The key for Michigan State will be to take care of the ball against Tennessee’s intense ball pressure. The Spartans have struggled with turnovers all season, and they will now be without Lucas. Korie Lucious will play a huge role at the point. The Spartans also need to crash the boards and get second opportunities. Draymond Green and Raymar Morgan are excellent on the glass, and Tennessee is not the most effective defensive rebounding team. Moreover, the Spartans need to attack the basket and draw fouls. Durrell Summers has provided a huge boost with Lucas out, and he needs to have another good game. Defensively, Michigan State needs to defend the two-point shot. Tennessee hits a high percentage of its two-point attempts and likes getting to the rim. Along with that, the Spartans have to stop the Volunteers’ transition opportunities.

On the other side, in order for Tennessee to continue its winning ways, it will have to force tempo and get easy baskets. The Volunteers love to force turnovers and attack the rim for lay-ups and shots in the paint. If they are able to get opportunities when Michigan State can’t set up its defense, they will have a big advantage offensively. Tennessee also has to knock down some perimeter shots to open up driving lanes. Michigan State is vulnerable to three-point shots, so the Volunteers need to exploit that. On the defense side, forcing turnovers and boxing out will be the main keys. Michigan State does not take care of the ball very well, and are much less dangerous at the point of attack without Lucas running the show. The Spartans are one of the best offensive rebounding teams in the country, so Tennessee will need to control the glass and limit the Spartans’ second chances.

The difference in this one will be Tennessee’s ability to force turnovers and make life difficult for Michigan State’s half-court offense. Korie Lucious is no Kalin Lucas, and it might be tough for the Spartans to get points besides on the offensive glass. If Tennessee can limit second opportunities for Michigan State, the Vols will advance. Prediction: Tennessee 71, Michigan State 68

Duke vs. Baylor (5:05 PM): This has the potential to be one of the better games in the NCAA Tournament thus far. Both teams have been playing very well lately, and are clicking at the right time. Each team has offensive balance, plays good defense and are the chops to win a national title. Duke has been tested a couple of times in the NCAA Tournament, but the Blue Devils have yet to win a game by fewer than 13 points. They dominated Arkansas-Pine Bluff in the opener, then pulled away from California in the second half to win by 15. Against Purdue, the Boilermakers hung close for awhile, but Duke was too much in the end; it won by 13. As for Baylor, the Bears have yet to play a single-digit seed. They pulled away in the second halves against both Sam Houston State and Old Dominion, but saved their best performance for the Sweet 16. Baylor absolutely annihilated Saint Mary’s from the opening tip, beating the Gaels by 23.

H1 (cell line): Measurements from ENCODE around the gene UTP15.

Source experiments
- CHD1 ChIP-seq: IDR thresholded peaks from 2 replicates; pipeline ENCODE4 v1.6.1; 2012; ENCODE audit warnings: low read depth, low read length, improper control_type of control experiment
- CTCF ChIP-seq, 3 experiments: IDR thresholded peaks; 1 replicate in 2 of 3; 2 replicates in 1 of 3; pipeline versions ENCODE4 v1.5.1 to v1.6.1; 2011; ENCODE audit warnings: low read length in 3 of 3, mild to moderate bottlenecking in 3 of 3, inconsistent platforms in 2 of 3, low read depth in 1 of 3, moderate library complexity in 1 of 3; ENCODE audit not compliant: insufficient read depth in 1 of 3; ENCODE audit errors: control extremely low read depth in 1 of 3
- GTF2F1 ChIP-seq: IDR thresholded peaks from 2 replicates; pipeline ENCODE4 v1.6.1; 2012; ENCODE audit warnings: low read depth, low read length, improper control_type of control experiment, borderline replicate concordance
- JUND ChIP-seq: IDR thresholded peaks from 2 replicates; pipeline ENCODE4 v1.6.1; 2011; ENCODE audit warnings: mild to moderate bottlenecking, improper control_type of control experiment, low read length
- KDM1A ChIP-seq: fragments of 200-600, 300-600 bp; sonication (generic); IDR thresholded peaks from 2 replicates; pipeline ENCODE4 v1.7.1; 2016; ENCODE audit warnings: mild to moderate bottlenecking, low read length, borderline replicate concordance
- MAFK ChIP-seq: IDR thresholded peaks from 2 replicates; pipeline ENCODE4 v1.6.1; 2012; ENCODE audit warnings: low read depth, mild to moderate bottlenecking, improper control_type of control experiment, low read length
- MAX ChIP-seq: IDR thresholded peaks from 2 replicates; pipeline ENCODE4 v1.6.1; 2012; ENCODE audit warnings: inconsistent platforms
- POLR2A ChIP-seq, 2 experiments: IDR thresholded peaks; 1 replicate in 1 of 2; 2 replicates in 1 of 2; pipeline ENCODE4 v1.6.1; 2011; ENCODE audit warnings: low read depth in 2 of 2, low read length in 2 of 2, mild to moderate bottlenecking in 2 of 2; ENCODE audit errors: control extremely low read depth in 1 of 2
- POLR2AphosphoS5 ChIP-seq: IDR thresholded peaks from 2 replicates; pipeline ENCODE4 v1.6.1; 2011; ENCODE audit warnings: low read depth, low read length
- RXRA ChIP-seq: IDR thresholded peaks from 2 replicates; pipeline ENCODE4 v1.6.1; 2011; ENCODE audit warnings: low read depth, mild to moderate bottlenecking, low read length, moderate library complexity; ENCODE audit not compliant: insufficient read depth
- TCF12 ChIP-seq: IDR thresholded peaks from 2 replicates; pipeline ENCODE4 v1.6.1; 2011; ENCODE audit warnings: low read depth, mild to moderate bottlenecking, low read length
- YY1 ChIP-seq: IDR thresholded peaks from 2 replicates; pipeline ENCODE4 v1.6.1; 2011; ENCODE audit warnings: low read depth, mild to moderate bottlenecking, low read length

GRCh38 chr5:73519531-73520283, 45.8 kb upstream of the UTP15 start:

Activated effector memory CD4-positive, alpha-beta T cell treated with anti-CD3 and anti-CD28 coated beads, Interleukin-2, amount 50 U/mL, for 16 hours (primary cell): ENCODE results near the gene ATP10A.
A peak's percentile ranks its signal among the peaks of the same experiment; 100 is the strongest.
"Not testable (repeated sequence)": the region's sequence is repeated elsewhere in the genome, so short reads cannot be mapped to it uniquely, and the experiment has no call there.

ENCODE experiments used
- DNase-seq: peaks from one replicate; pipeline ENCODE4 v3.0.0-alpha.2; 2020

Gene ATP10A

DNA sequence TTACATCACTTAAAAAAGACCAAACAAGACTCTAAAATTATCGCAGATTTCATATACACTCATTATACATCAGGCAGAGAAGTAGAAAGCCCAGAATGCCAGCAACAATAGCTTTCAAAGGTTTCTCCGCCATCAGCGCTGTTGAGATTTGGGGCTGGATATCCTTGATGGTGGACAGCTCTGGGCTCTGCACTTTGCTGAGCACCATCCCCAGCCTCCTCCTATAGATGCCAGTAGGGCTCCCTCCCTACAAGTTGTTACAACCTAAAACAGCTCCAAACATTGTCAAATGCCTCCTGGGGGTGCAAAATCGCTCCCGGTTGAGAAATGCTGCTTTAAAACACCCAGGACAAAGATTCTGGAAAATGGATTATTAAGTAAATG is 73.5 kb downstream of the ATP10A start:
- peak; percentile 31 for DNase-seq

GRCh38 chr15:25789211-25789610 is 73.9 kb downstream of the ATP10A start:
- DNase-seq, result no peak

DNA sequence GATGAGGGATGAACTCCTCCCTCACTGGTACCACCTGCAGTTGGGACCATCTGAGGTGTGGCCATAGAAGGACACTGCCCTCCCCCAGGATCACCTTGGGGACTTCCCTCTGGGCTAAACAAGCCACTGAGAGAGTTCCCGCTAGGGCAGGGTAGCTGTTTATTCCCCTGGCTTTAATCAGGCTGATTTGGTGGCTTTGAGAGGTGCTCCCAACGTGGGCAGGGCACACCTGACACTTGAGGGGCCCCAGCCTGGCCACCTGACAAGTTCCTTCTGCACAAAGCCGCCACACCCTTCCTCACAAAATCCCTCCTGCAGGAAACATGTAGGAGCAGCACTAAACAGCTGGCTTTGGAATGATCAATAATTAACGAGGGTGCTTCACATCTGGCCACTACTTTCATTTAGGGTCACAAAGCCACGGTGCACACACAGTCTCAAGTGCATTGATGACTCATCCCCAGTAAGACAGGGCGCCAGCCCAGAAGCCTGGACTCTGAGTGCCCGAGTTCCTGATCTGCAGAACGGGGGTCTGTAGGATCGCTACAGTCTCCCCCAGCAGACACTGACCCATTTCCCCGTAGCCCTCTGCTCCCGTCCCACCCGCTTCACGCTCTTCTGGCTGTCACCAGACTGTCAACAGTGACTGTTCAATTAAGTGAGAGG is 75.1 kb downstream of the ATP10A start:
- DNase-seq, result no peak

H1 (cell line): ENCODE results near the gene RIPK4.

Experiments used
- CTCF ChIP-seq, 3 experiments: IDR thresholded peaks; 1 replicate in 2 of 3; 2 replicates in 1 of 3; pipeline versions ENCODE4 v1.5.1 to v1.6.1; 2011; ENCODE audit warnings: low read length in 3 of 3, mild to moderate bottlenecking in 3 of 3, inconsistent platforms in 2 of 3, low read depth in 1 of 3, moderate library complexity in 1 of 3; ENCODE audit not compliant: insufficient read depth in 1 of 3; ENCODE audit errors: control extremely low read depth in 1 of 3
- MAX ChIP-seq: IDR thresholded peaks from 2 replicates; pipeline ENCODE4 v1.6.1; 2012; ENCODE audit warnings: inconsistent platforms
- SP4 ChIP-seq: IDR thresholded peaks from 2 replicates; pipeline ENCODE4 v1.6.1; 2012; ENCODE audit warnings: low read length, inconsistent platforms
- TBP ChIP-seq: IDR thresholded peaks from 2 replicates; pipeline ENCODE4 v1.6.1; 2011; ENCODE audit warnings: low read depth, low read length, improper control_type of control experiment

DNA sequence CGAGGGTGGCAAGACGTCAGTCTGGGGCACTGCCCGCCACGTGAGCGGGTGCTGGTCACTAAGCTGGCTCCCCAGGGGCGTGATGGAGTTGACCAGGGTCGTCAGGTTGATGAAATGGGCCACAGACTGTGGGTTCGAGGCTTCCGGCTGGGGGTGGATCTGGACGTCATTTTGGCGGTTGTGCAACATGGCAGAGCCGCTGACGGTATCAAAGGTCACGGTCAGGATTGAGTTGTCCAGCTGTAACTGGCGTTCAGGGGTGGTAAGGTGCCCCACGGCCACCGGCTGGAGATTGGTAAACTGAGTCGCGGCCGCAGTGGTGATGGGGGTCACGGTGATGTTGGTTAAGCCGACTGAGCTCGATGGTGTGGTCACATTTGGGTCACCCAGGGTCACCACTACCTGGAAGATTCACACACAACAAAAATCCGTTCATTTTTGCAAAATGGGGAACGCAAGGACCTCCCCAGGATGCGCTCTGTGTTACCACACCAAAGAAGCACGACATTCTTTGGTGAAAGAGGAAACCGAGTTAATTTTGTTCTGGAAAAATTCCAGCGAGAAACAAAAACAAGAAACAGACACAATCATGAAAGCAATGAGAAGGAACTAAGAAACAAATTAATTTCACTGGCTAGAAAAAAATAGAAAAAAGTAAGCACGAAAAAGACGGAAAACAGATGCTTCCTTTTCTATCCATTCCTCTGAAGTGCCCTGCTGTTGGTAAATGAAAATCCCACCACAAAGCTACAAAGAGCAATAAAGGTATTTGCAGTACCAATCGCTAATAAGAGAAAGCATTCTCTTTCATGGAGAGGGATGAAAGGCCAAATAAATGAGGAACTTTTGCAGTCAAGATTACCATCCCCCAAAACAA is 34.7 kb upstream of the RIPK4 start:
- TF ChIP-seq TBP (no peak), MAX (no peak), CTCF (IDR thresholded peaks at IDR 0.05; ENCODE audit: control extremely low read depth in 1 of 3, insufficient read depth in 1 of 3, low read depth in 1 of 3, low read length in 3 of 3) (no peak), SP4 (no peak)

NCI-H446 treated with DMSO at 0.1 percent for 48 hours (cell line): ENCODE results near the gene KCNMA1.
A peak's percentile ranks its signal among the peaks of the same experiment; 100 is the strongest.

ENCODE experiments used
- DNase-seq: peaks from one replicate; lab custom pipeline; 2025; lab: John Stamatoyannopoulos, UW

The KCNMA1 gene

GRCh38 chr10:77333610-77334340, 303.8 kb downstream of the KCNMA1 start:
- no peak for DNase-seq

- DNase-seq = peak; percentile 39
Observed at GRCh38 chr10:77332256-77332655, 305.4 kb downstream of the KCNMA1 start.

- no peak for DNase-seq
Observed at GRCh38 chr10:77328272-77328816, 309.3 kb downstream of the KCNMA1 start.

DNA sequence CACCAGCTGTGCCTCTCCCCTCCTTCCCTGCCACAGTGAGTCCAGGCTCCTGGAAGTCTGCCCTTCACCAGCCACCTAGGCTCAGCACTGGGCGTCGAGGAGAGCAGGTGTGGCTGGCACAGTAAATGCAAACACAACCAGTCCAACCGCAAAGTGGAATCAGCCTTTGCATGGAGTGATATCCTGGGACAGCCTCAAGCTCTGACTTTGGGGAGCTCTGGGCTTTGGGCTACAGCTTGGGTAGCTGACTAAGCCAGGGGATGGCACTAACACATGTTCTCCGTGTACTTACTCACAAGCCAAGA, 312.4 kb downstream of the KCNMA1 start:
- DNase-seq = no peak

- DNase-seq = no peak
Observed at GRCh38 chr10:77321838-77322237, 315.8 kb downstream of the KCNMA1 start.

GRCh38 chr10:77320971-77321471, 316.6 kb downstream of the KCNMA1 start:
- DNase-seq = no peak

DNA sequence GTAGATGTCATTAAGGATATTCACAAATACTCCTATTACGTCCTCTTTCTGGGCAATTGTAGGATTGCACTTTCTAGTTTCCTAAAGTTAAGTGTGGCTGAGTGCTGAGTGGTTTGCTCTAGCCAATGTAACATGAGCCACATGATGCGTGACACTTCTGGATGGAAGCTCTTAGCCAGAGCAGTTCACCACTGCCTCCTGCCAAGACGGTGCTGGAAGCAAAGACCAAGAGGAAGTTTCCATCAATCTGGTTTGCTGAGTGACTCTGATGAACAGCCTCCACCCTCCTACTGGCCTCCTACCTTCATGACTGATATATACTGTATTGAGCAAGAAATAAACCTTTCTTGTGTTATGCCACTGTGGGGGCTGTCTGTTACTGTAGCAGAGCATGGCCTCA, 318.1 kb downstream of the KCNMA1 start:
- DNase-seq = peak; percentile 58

The primary offensive key for Duke against Baylor will be to knock down shots. The Bears are susceptible to three-point shots, and the Blue Devils are excellent from behind the arc. Jon Scheyer has struggled with his shot in the NCAA Tournament, but he and Kyle Singler can really stroke it. Duke also has to continue to get offensive rebounds with Brian Zoubek and co. down low. However, Baylor starts three 6-10 guys in the frontcourt, which will make it difficult for the Blue Devils to get second chances. On the defensive side of the ball, Duke needs to slow down the Baylor backcourt of Tweety Carter and LaceDarius Dunn. When those two get hot, the Bears are awfully difficult to contain. Duke also needs to keep Ekpe Udoh, Josh Lomers and the rest of the Baylor bigs off the offensive boards. The Bears are athletic and long, and can pose problems for Duke. If Duke can force turnovers and get transition opportunities, it will help too.

On the other side, Baylor needs to make shots and play to its strengths. Duke is the best team in the country at defending the three-point shot, but Baylor – namely Carter and Dunn – thrives when it is gunning from the perimeter. When those are making three-pointers, it opens up the paint for Udoh to make plays around the rim. Furthermore, Baylor is more effective when it is getting offensive rebounds and scoring on second opportunities. On the defensive side, Baylor has to guard the perimeter and slow down the Duke backcourt. If Scheyer isn’t knocking down shots and Nolan Smith can’t penetrate at will, Duke is that much easier to defend. Moreover, Baylor has the size to pose problems for Kyle Singler on the wing. Anthony Jones is 6-10, athletic and long and he is active in Baylor’s zone defense. Boxing out and controlling Zoubek on the offensive glass is another major key.

The difference in the end will be Baylor’s edge in the frontcourt and its ability to get points in a variety of ways. The Bears have the size to slow down Singler and control the backboards. If Carter and Dunn are able to get some points early, it will open things up for the rest of the Baylor offense. Prediction: Baylor 76, Duke 72